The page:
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Abstract & Commentary
Synopsis: One-eighth of endocarditis cases occurred in HIV-infected patients, most of whom were injection drug users.
Source: Cicalini S, et al. Infective endocarditis in patients with human immunodeficiency virus infection. J Infect. 2001; 42:267-271.
This report, centered in Rome, involved 54 centers throughout Italy from which Cicalini and colleagues collected 895 cases that satisfied the Duke criteria for a definite diagnosis of infective endocarditis (IE), and from that group extracted those cases in patients with HIV infection. In 105 patients with HIV and IE, there were 108 episodes: 77 were males and 28 were females. Most patients (94%) were injection drug users (IDU) and about 11% had at least 1 previous episode. The duration of IDU was only 6 years.
Causative organisms were Staphylococcus aureus in 55%, coagulase-negative staphylococci in 6%, viridian streptococci in 11%, enterococci and Gram-negative bacilli both in 3.7%, Candida albicans in 1.8%, with polymicrobial infection in 5.6%.
The right-sided valves were involved in 53.7%, left- sided valves in 34%, and both sides in 11%. Tricuspid valve involvement was present in 56 cases, statistically more prevalent than for other valves. More than 1 valve was infected in 17.6% of cases.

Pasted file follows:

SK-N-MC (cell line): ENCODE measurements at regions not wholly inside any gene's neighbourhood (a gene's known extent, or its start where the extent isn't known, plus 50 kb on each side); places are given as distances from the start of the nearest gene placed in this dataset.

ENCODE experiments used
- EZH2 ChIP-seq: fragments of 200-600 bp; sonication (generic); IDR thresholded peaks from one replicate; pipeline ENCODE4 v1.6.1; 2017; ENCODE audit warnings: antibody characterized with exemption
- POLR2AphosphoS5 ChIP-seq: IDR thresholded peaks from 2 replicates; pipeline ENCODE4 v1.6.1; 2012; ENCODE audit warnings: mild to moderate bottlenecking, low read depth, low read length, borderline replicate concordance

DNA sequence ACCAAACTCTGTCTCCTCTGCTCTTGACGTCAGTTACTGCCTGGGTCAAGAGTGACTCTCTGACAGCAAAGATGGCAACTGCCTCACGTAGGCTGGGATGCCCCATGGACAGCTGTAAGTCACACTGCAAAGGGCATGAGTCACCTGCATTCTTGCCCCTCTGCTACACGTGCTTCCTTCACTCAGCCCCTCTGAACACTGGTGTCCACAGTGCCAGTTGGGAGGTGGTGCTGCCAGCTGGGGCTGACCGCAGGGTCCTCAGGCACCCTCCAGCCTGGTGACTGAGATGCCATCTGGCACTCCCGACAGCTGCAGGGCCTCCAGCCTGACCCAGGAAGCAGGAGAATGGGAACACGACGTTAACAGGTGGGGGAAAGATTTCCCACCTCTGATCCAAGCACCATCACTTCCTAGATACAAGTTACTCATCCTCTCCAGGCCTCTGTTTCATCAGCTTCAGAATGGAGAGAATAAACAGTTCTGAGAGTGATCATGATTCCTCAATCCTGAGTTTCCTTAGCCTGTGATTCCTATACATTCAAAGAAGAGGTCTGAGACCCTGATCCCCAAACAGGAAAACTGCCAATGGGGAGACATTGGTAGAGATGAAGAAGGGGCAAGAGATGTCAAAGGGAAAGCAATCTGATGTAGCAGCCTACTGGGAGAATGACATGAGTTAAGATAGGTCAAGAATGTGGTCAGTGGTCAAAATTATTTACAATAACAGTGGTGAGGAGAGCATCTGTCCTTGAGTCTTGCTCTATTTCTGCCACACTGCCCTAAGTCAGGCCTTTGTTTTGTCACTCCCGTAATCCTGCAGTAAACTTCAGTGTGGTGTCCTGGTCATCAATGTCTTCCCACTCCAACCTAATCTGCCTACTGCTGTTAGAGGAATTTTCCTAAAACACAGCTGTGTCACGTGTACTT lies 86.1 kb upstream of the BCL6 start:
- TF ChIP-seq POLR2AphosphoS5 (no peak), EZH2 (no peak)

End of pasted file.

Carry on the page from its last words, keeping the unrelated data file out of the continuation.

About 94% (95/101) were treated medically, 6% surgically. Eighteen of 101 (17.8%) died, most in the medically treated group. Nearly 82% of the patients had cardiovascular complications including congestive heart failure, septic pulmonary empoli, stroke, or other systemic emboli.
Comment by Joseph F. John, MD
In this massive review from Italy, about one-eighth of cases of IE were in the setting of HIV infection. The important epidemiologic factors involve the predominance of IDU and the high rate of S aureus infection. A left-sided vegetation was more likely associated with death than a right-sided lesion. One firm message here is that clinicians should consider surgery in those IE/HIV patients who are febrile.
It is well known that nasal carriage of S aureus is more likely in certain groups of patients, HIV-infected patients among them. Earlier studies have shown that nasal carriage of S aureus in HIV patients is associated with subsequent invasive disease. Since IE poses a major risk for HIV patients, especially those who inject drugs, it may not be unreasonable to reduce the risk somewhat by intermittent decolonization of the nares of those patients who are heavy carriers of S aureus—a clinical trial dealing with this issue would be welcome. In fact, Cicalini et al intimate that there is a need to develop "public health strategies" to deal with this problem. It has been more than a decade since Nahass and colleagues brought attention to the risk for IE in HIV, but little has changed in our understanding, therapy, or prevention of this dreaded disease.1
1. Nahass RG, et al. Infective endocarditis in intravenous drug users: A comparison of human immunodeficiency virus type 1-negative and positive patients. J Infect Dis. 1990;162:967-970.